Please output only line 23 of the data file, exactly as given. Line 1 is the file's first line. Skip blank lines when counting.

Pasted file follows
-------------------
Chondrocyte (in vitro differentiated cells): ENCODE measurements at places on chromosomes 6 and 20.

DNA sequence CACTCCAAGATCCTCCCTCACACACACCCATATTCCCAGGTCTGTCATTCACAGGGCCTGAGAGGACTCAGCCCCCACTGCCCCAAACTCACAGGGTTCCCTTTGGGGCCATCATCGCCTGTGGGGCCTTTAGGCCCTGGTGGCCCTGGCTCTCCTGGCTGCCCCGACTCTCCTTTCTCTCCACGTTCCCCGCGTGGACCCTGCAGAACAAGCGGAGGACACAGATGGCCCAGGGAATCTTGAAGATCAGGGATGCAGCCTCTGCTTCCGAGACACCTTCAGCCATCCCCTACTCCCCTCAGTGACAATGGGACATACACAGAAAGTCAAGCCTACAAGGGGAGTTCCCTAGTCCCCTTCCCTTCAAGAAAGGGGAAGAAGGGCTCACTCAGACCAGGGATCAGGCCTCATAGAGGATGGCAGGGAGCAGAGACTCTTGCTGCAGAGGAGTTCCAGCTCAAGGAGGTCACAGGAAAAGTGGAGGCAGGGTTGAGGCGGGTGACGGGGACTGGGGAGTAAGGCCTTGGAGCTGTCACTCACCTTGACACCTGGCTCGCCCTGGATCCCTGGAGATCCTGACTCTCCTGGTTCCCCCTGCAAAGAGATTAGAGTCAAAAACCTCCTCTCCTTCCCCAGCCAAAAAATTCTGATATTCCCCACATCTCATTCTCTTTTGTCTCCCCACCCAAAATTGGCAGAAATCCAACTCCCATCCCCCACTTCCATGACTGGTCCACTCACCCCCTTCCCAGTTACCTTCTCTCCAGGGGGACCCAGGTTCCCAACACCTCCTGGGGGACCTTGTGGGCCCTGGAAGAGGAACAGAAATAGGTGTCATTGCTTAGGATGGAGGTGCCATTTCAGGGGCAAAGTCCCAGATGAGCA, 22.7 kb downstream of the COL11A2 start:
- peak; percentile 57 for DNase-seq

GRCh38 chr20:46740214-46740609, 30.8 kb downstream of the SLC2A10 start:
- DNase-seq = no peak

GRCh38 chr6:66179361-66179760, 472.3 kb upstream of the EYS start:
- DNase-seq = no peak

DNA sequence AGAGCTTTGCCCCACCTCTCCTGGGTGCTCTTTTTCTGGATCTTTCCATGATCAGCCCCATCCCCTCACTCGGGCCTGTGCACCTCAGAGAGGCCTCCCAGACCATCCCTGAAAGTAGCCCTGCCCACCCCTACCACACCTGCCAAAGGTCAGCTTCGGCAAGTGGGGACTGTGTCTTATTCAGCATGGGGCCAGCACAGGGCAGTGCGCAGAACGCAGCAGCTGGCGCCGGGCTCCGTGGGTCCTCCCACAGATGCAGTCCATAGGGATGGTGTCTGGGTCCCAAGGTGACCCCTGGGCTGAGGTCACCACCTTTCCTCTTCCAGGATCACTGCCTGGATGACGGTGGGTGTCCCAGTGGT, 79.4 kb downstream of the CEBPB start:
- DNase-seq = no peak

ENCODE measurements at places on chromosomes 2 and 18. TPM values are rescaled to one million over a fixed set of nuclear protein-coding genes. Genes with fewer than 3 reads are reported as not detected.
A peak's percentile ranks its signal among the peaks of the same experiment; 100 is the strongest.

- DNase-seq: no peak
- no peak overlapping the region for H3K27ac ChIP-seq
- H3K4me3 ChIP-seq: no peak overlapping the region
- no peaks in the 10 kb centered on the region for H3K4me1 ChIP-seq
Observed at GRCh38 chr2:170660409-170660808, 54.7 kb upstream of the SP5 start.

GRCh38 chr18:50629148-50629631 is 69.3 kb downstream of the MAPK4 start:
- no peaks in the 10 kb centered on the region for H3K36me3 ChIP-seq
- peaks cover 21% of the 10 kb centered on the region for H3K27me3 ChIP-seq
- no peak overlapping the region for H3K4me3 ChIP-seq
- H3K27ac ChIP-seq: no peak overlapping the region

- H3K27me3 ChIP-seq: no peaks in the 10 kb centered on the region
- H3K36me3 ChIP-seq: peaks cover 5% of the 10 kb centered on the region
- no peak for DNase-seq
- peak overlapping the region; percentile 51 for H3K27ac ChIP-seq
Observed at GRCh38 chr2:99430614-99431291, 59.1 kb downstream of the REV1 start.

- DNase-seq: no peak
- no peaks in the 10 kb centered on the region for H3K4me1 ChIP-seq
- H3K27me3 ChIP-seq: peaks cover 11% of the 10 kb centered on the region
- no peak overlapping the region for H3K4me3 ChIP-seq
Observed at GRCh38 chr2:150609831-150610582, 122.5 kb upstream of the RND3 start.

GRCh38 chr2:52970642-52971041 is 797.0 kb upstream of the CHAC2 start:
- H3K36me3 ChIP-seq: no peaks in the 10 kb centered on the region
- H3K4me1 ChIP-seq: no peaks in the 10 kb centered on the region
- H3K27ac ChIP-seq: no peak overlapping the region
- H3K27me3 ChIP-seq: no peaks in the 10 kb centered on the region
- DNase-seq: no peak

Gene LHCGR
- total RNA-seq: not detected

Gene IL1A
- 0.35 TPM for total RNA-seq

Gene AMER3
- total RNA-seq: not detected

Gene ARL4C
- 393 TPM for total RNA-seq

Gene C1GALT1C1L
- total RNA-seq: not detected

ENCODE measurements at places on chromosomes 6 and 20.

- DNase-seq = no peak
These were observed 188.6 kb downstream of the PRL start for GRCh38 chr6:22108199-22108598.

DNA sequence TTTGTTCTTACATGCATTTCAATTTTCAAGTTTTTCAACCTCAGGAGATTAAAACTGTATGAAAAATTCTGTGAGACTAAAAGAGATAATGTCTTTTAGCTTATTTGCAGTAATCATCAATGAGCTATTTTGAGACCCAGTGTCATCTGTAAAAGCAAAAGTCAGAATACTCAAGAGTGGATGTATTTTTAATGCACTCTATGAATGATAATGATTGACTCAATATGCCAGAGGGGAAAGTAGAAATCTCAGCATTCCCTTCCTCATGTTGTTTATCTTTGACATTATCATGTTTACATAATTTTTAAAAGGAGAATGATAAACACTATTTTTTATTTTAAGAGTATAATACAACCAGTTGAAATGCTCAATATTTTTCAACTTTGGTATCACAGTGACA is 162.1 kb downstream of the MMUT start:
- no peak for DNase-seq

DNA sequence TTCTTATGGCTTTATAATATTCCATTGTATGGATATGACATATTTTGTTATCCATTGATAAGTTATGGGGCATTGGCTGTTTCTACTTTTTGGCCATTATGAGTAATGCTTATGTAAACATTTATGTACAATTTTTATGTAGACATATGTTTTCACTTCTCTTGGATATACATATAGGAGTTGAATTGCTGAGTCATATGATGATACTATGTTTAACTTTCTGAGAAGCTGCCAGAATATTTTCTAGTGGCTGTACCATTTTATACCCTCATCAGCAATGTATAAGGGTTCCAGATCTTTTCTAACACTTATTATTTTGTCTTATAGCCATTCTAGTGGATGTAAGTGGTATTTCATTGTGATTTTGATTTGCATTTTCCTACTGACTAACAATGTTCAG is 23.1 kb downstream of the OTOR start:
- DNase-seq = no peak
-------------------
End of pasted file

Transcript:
- H3K36me3 ChIP-seq: peaks cover 5% of the 10 kb centered on the region